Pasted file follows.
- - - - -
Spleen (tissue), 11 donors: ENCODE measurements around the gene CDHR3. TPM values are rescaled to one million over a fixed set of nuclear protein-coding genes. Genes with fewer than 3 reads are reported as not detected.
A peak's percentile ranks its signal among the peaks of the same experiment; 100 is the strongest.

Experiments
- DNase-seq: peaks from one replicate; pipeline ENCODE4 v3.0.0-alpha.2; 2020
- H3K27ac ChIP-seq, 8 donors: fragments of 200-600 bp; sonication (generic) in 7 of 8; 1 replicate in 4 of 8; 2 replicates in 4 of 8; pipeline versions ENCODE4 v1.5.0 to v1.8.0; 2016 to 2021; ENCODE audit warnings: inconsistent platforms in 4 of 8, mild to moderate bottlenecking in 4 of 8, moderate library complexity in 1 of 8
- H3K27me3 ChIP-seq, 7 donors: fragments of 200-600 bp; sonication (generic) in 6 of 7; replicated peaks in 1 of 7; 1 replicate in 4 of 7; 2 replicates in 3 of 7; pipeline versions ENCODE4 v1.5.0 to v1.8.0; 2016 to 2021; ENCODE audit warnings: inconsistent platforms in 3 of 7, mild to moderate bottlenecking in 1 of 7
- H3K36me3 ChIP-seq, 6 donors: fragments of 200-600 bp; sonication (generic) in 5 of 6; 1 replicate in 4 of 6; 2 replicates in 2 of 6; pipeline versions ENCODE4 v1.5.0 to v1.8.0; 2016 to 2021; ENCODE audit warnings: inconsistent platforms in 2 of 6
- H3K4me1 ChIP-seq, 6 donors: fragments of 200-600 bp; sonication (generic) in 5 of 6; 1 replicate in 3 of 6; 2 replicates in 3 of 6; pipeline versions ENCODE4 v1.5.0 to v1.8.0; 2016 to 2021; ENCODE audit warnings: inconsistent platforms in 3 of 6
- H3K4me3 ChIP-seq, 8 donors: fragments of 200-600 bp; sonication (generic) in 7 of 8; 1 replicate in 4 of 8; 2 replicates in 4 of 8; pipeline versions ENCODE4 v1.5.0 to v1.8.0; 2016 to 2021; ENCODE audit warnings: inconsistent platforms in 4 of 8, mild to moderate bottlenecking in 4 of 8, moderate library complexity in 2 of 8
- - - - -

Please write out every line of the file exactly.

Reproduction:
Spleen (tissue), 11 donors: ENCODE measurements around the gene CDHR3. TPM values are rescaled to one million over a fixed set of nuclear protein-coding genes. Genes with fewer than 3 reads are reported as not detected.
A peak's percentile ranks its signal among the peaks of the same experiment; 100 is the strongest.

Experiments
- DNase-seq: peaks from one replicate; pipeline ENCODE4 v3.0.0-alpha.2; 2020
- H3K27ac ChIP-seq, 8 donors: fragments of 200-600 bp; sonication (generic) in 7 of 8; 1 replicate in 4 of 8; 2 replicates in 4 of 8; pipeline versions ENCODE4 v1.5.0 to v1.8.0; 2016 to 2021; ENCODE audit warnings: inconsistent platforms in 4 of 8, mild to moderate bottlenecking in 4 of 8, moderate library complexity in 1 of 8
- H3K27me3 ChIP-seq, 7 donors: fragments of 200-600 bp; sonication (generic) in 6 of 7; replicated peaks in 1 of 7; 1 replicate in 4 of 7; 2 replicates in 3 of 7; pipeline versions ENCODE4 v1.5.0 to v1.8.0; 2016 to 2021; ENCODE audit warnings: inconsistent platforms in 3 of 7, mild to moderate bottlenecking in 1 of 7
- H3K36me3 ChIP-seq, 6 donors: fragments of 200-600 bp; sonication (generic) in 5 of 6; 1 replicate in 4 of 6; 2 replicates in 2 of 6; pipeline versions ENCODE4 v1.5.0 to v1.8.0; 2016 to 2021; ENCODE audit warnings: inconsistent platforms in 2 of 6
- H3K4me1 ChIP-seq, 6 donors: fragments of 200-600 bp; sonication (generic) in 5 of 6; 1 replicate in 3 of 6; 2 replicates in 3 of 6; pipeline versions ENCODE4 v1.5.0 to v1.8.0; 2016 to 2021; ENCODE audit warnings: inconsistent platforms in 3 of 6
- H3K4me3 ChIP-seq, 8 donors: fragments of 200-600 bp; sonication (generic) in 7 of 8; 1 replicate in 4 of 8; 2 replicates in 4 of 8; pipeline versions ENCODE4 v1.5.0 to v1.8.0; 2016 to 2021; ENCODE audit warnings: inconsistent platforms in 4 of 8, mild to moderate bottlenecking in 4 of 8, moderate library complexity in 2 of 8